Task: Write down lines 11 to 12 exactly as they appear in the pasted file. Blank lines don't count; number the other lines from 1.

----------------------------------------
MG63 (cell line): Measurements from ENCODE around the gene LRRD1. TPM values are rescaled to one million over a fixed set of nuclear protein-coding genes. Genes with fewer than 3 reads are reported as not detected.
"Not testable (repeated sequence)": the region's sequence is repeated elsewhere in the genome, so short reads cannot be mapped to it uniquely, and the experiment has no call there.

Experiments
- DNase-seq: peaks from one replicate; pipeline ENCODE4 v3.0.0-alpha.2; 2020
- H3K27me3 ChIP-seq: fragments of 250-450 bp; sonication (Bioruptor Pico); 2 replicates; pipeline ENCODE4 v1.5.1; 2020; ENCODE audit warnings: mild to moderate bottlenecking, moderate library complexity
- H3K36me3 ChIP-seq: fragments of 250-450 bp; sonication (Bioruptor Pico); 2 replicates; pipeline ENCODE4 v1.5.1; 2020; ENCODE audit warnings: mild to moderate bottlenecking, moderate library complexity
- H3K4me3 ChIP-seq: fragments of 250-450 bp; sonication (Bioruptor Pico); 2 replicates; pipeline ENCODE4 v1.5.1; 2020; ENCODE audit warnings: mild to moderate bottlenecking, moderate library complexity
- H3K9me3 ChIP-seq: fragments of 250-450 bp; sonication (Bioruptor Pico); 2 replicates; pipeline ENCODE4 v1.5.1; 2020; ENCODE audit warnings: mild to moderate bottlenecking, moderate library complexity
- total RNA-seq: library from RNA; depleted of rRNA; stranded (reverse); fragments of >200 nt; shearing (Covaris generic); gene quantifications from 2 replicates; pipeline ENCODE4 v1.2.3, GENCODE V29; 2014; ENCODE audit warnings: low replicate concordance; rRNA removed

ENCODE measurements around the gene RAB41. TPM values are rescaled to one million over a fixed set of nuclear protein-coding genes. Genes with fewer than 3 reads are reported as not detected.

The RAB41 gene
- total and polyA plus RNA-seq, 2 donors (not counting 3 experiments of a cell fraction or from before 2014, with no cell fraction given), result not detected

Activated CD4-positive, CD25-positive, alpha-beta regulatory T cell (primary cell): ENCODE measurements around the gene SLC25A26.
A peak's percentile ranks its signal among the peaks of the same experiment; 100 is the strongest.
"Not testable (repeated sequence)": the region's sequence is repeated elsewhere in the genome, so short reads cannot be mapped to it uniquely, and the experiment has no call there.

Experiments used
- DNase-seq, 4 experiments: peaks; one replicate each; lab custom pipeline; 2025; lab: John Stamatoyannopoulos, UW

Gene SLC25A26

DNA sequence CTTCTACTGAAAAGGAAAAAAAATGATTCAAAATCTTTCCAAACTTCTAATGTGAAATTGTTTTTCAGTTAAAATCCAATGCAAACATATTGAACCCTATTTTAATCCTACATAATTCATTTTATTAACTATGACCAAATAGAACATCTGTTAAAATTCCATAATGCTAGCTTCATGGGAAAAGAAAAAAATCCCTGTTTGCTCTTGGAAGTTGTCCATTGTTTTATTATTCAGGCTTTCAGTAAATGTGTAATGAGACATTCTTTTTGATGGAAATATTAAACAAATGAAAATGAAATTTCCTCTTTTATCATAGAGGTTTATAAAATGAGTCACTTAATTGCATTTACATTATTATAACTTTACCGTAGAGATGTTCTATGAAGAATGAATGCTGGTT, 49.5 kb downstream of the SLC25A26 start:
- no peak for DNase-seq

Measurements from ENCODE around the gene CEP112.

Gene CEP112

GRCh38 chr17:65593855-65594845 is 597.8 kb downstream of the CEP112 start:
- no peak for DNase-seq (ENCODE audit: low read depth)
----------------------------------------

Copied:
The RAB41 gene
- total and polyA plus RNA-seq, 2 donors (not counting 3 experiments of a cell fraction or from before 2014, with no cell fraction given), result not detected